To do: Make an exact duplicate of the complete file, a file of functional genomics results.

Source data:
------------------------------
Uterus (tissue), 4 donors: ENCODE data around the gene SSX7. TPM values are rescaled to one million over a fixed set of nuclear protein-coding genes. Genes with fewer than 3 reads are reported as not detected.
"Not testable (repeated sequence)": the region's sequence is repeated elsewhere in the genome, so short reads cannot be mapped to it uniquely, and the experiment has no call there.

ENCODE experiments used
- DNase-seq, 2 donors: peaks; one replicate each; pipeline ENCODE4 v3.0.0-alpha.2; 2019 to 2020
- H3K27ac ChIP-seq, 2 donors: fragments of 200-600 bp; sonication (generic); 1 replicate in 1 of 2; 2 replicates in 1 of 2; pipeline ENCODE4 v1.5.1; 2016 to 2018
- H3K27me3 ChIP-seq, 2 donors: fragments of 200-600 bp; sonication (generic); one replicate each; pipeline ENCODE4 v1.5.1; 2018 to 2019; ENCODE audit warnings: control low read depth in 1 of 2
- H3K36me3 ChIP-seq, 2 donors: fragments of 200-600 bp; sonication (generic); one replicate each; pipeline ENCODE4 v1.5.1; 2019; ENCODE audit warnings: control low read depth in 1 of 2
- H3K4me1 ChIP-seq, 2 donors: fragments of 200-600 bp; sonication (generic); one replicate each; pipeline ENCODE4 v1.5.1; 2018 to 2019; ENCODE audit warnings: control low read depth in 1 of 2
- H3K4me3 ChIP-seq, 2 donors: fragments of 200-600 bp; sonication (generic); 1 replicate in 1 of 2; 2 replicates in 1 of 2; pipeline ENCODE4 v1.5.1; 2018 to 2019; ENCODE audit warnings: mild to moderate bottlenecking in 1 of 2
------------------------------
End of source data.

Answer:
Uterus (tissue), 4 donors: ENCODE data around the gene SSX7. TPM values are rescaled to one million over a fixed set of nuclear protein-coding genes. Genes with fewer than 3 reads are reported as not detected.
"Not testable (repeated sequence)": the region's sequence is repeated elsewhere in the genome, so short reads cannot be mapped to it uniquely, and the experiment has no call there.

ENCODE experiments used
- DNase-seq, 2 donors: peaks; one replicate each; pipeline ENCODE4 v3.0.0-alpha.2; 2019 to 2020
- H3K27ac ChIP-seq, 2 donors: fragments of 200-600 bp; sonication (generic); 1 replicate in 1 of 2; 2 replicates in 1 of 2; pipeline ENCODE4 v1.5.1; 2016 to 2018
- H3K27me3 ChIP-seq, 2 donors: fragments of 200-600 bp; sonication (generic); one replicate each; pipeline ENCODE4 v1.5.1; 2018 to 2019; ENCODE audit warnings: control low read depth in 1 of 2
- H3K36me3 ChIP-seq, 2 donors: fragments of 200-600 bp; sonication (generic); one replicate each; pipeline ENCODE4 v1.5.1; 2019; ENCODE audit warnings: control low read depth in 1 of 2
- H3K4me1 ChIP-seq, 2 donors: fragments of 200-600 bp; sonication (generic); one replicate each; pipeline ENCODE4 v1.5.1; 2018 to 2019; ENCODE audit warnings: control low read depth in 1 of 2
- H3K4me3 ChIP-seq, 2 donors: fragments of 200-600 bp; sonication (generic); 1 replicate in 1 of 2; 2 replicates in 1 of 2; pipeline ENCODE4 v1.5.1; 2018 to 2019; ENCODE audit warnings: mild to moderate bottlenecking in 1 of 2